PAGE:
This week we continue talking about stomach and digestive system health and how having a happy tummy is vital to your general health and well-being:
It’s all about balance when it comes to your digestive system’s health. When your digestive system is in tip-top shape, about 80-85 percent of bacteria are good guys and 15-20 percent are bad guys. You feel great, your body is strong and nimble, you rarely get sick, your energy is consistent – life is good. The healthy bacteria are free to do their job with ease. They assist with digestion, produce disease-fighting antibodies, crowd out bad bacteria and produce certain hormones, vitamins and nutrients.
But when the harmful bacteria stage a revolt, all hell breaks loose. They totally stop up the works and cause painful problems like inflammation and infection, which can then lead to health issues such as constipation, candida, allergies, arthritis, headaches, depression, autoimmune diseases and more.
Medications (especially antibiotics and antacids), environmental toxins and chemicals, stress and illness greatly affect the ratio of good to bad bacteria. When bacteria are wiped out indiscriminately, the good guys are mowed down, giving the bad guys a chance to increase their ranks. Hello, chronic health issues.
The food you eat also affects the ratio of good to bad bacteria. Everything you consume is processed and either absorbed into your body or eliminated via your digestive system. Your stomach completes the amazing task of digesting your food and pulling the nutrients, vitamins and minerals out of the food so that they can be absorbed into your bloodstream.
And your digestive system’s mind-blowing capabilities don’t stop there. Your gut also identifies invaders – toxins, microbes, viruses and allergens that could harm your health – and moves them through your digestive system so that they can be excreted.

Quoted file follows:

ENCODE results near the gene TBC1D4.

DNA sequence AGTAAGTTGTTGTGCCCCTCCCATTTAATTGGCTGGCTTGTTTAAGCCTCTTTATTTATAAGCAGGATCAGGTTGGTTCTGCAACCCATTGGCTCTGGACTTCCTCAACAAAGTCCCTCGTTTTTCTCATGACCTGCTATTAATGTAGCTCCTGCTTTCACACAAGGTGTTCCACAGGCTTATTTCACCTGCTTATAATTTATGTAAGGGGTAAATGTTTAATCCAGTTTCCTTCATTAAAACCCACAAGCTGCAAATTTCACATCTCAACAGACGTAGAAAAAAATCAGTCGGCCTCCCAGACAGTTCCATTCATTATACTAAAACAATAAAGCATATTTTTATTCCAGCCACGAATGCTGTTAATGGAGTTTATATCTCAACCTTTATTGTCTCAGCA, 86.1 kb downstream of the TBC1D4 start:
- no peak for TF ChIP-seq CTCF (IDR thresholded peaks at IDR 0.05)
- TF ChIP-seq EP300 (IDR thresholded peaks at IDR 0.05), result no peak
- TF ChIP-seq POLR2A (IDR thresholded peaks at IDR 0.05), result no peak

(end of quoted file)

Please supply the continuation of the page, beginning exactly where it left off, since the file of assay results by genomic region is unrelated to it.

The key to this system working in your favour is two-fold:
- Lend your digestive system a hand by feeding your body whole, plant-based, nutrient-dense foods.
- Consistently practice a healthy lifestyle (less stress, exercise, less exposure to environmental toxins, proper rest) that supports the good tummy bacteria and keeps the harmful bacteria under control.
One of the most important factors in maintaining digestive health remains as always, in keeping hydrated and staying hydrated. Your digestive system needs water to keep bacteria and waste moving through you, which will help prevent constipation and bloating. When you’re dehydrated, these issues can throw off the balance of bacteria in your gut and lead to inflammation. Give your stomach a hand and drink more H2O!
The European Food Safety Authority recommends that women should drink about 1.6 litres of fluid and men should drink about 2.0 litres of fluid per day. That’s about eight glasses of 200ml each for a woman, and 10 glasses of 200ml each for a man.
However, the amount a person needs to drink to avoid getting dehydrated will vary depending on a range of factors, including their size, the temperature and how active they are. One of the quickest and easiest ways to see whether you are dehydrated is to check the colour of your urine (keeping in mind that certain medication or even health supplements can give you Day-Glo yellow coloured urine). The lighter and more pale your urine is, the more hydrated you are. The darker it is, the more dehydrated you are. Be sensible about your water intake though – again, it’s all about balance.